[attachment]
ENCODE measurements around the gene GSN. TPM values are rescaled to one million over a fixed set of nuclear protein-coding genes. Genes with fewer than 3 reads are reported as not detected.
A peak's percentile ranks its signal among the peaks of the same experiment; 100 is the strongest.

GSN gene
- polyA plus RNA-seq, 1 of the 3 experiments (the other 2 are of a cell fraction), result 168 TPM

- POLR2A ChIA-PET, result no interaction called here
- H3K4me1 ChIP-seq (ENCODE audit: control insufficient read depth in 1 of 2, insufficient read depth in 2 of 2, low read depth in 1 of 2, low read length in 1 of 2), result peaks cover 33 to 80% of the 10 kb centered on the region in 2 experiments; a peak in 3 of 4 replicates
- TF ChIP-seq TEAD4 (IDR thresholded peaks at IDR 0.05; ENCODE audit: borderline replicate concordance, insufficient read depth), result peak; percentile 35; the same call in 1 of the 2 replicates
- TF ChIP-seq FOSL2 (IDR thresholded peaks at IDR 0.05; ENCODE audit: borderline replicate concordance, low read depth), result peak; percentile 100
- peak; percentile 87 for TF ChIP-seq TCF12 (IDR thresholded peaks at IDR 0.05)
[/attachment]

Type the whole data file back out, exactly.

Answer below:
ENCODE measurements around the gene GSN. TPM values are rescaled to one million over a fixed set of nuclear protein-coding genes. Genes with fewer than 3 reads are reported as not detected.
A peak's percentile ranks its signal among the peaks of the same experiment; 100 is the strongest.

GSN gene
- polyA plus RNA-seq, 1 of the 3 experiments (the other 2 are of a cell fraction), result 168 TPM

- POLR2A ChIA-PET, result no interaction called here
- H3K4me1 ChIP-seq (ENCODE audit: control insufficient read depth in 1 of 2, insufficient read depth in 2 of 2, low read depth in 1 of 2, low read length in 1 of 2), result peaks cover 33 to 80% of the 10 kb centered on the region in 2 experiments; a peak in 3 of 4 replicates
- TF ChIP-seq TEAD4 (IDR thresholded peaks at IDR 0.05; ENCODE audit: borderline replicate concordance, insufficient read depth), result peak; percentile 35; the same call in 1 of the 2 replicates
- TF ChIP-seq FOSL2 (IDR thresholded peaks at IDR 0.05; ENCODE audit: borderline replicate concordance, low read depth), result peak; percentile 100
- peak; percentile 87 for TF ChIP-seq TCF12 (IDR thresholded peaks at IDR 0.05)